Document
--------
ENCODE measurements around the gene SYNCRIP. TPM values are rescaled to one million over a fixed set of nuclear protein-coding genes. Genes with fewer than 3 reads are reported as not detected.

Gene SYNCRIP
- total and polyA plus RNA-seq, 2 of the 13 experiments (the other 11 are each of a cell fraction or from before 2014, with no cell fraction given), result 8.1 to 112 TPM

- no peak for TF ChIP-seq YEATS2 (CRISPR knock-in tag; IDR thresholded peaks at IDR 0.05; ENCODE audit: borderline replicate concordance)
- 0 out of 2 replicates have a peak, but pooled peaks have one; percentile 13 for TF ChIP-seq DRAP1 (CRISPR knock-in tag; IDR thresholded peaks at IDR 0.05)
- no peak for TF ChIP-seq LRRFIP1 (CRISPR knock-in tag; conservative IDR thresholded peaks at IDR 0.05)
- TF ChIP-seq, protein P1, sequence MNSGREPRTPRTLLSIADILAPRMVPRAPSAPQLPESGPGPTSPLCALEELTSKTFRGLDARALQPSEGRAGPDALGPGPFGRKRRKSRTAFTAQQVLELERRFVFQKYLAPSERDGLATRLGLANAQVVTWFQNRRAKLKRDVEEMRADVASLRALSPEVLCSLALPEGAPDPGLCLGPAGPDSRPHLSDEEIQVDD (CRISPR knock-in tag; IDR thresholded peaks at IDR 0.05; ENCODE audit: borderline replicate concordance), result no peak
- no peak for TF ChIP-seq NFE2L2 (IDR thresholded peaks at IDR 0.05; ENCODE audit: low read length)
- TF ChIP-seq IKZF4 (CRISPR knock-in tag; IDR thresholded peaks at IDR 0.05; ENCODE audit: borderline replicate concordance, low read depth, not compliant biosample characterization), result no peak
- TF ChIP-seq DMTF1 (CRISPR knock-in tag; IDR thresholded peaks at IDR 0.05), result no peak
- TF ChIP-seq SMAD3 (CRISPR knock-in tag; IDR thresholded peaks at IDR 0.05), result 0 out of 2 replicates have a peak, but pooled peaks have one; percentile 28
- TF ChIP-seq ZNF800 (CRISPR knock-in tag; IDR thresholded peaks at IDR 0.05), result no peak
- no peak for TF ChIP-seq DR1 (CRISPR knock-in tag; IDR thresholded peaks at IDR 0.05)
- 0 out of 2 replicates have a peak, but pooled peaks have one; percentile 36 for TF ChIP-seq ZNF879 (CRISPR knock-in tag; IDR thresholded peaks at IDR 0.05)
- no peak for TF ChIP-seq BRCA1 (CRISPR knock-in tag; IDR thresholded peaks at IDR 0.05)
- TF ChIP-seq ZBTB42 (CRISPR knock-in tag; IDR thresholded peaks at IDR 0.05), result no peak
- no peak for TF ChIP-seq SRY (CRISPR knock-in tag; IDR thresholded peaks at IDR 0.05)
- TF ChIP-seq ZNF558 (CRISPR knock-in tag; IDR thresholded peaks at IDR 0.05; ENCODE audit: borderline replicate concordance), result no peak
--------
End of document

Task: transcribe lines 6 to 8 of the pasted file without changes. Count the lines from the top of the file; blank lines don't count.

- no peak for TF ChIP-seq LRRFIP1 (CRISPR knock-in tag; conservative IDR thresholded peaks at IDR 0.05)
- TF ChIP-seq, protein P1, sequence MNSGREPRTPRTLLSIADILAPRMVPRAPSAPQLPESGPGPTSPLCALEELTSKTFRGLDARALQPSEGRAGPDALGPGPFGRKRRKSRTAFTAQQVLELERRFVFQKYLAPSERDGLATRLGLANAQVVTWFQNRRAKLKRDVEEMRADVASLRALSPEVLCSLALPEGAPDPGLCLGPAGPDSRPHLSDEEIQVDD (CRISPR knock-in tag; IDR thresholded peaks at IDR 0.05; ENCODE audit: borderline replicate concordance), result no peak
- no peak for TF ChIP-seq NFE2L2 (IDR thresholded peaks at IDR 0.05; ENCODE audit: low read length)